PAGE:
The Minister commented earlier that he thought that my noble friend Lord Hodgson might be talking about corpus juris in Amendment No. 1. That was never the intentioncorpus juris is contained in Amendment No. 3.
Part 1 creates powers to arrest and deport British citizens for activities that are not defined in English law. The list of offences is in practice nothing of the sortit is a general descriptive list to which Ministers can add at some future date without the need for parliamentary approval. We will naturally debate that matter in detail later.
This is not streamlining extraditionit is putting it into an EU straitjacket, stripping away the safeguards that we believe are necessary. We can consider those in detail over the next few days of debate in Grand Committee. For today's debate, I thought I should refer only to the most pressing matters.
I turn to the amendments that seek to limit the operation of Part 1 to terrorism offences. We define terrorism using the Government's own words in Section 1 of the Terrorism Act 2000. We ensure by our amendment that we cover both those who have been charged with and convicted of terrorism offences.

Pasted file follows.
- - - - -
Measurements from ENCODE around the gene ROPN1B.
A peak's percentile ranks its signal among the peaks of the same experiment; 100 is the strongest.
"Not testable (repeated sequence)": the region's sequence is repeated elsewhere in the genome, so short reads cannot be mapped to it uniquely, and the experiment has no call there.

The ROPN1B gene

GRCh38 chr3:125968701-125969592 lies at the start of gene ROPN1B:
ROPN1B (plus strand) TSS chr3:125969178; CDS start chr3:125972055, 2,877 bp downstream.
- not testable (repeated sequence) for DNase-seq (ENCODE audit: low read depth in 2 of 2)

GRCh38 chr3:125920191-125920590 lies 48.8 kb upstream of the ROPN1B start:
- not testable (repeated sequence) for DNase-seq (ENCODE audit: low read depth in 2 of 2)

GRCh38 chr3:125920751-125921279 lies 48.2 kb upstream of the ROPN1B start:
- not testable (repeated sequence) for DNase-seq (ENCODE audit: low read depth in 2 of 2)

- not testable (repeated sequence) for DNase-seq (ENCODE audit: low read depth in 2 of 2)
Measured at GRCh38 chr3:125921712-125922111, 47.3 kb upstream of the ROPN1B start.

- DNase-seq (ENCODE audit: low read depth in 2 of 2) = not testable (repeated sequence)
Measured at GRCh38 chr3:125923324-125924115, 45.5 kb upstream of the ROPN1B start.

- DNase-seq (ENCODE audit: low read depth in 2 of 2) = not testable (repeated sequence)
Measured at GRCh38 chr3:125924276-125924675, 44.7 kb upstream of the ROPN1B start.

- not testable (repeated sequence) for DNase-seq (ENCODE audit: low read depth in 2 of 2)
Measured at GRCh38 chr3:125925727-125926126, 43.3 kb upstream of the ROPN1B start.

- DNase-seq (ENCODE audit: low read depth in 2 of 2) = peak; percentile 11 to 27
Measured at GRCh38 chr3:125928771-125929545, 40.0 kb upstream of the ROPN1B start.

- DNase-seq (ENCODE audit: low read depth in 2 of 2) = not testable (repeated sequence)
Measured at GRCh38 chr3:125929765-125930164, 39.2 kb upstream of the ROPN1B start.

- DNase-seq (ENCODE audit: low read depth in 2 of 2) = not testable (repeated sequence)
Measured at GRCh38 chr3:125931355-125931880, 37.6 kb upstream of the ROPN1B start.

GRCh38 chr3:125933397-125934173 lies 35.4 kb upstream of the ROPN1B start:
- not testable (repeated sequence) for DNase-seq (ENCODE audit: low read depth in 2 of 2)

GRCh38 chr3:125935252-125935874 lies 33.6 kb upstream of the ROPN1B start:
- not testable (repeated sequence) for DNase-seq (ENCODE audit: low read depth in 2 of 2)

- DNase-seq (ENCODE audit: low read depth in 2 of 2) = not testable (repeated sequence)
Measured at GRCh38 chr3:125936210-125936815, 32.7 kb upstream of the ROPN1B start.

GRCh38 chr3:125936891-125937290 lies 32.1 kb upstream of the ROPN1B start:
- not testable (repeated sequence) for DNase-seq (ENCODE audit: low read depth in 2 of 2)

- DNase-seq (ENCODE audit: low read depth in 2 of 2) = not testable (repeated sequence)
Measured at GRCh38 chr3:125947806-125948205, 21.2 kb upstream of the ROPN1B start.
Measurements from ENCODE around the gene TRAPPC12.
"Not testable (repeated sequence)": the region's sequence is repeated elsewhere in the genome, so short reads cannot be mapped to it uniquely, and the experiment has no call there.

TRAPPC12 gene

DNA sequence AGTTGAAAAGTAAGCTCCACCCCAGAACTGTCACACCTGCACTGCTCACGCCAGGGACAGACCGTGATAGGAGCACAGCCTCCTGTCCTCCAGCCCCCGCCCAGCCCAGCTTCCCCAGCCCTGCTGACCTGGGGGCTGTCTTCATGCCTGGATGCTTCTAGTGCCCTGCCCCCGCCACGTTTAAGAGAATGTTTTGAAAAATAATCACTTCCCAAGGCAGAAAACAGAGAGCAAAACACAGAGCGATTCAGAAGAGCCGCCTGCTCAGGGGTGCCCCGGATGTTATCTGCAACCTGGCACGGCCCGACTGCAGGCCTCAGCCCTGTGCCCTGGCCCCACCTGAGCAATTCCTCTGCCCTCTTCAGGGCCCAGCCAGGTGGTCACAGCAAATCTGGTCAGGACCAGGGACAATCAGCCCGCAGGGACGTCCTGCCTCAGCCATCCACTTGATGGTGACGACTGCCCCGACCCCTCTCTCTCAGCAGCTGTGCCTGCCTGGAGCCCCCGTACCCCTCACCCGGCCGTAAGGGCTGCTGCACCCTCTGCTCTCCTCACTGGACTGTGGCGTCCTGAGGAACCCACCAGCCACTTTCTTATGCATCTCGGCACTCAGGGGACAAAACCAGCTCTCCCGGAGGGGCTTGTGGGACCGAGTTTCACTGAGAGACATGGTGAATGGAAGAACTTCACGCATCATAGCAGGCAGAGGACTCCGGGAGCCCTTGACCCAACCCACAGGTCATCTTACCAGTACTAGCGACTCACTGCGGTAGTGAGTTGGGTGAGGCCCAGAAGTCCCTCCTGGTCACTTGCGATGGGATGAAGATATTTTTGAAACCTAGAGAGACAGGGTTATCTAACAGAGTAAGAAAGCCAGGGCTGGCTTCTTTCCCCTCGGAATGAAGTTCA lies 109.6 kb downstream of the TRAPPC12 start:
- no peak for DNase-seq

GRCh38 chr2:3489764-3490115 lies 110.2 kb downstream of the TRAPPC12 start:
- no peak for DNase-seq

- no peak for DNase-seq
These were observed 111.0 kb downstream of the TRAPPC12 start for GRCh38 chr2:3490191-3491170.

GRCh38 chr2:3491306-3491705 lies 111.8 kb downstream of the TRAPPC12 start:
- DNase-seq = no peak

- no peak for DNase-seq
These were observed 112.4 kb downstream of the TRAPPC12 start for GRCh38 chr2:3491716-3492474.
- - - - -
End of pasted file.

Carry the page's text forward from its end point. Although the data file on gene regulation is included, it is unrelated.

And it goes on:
If we are unpersuaded by the Government's answer that we should not proceed and then take these matters forward to the House on Report, we would of course separate out our amendments regarding the excision of Part 1 from the Bill as against those that would confine Part 1 to terrorism.
The argument we have put forward on confining Part 1 to terrorism is that there may be justification for surrendering the safeguards that we believe are otherwise necessary to underpin extradition procedures in Part 1 simply because of the unique threat of terrorism. That alone might be enough to allow us to give up those important safeguards.
At Second Reading, the Minister said, at col. 856 of the Official Report, that he expects a Part 1 case to take three months. He repeated that in his response today to a question put by my noble friend Lord Lamont. The Minister also said, at col. 857, that a normal Part 2 case will take six months. Even with my feeble maths, it looks as though we are being asked to sacrifice the civil liberties being excised from Part 1 for the sake of three months. I believe that so far the Government have not given a cogent reason for following that line, and that is unacceptable. I beg to move.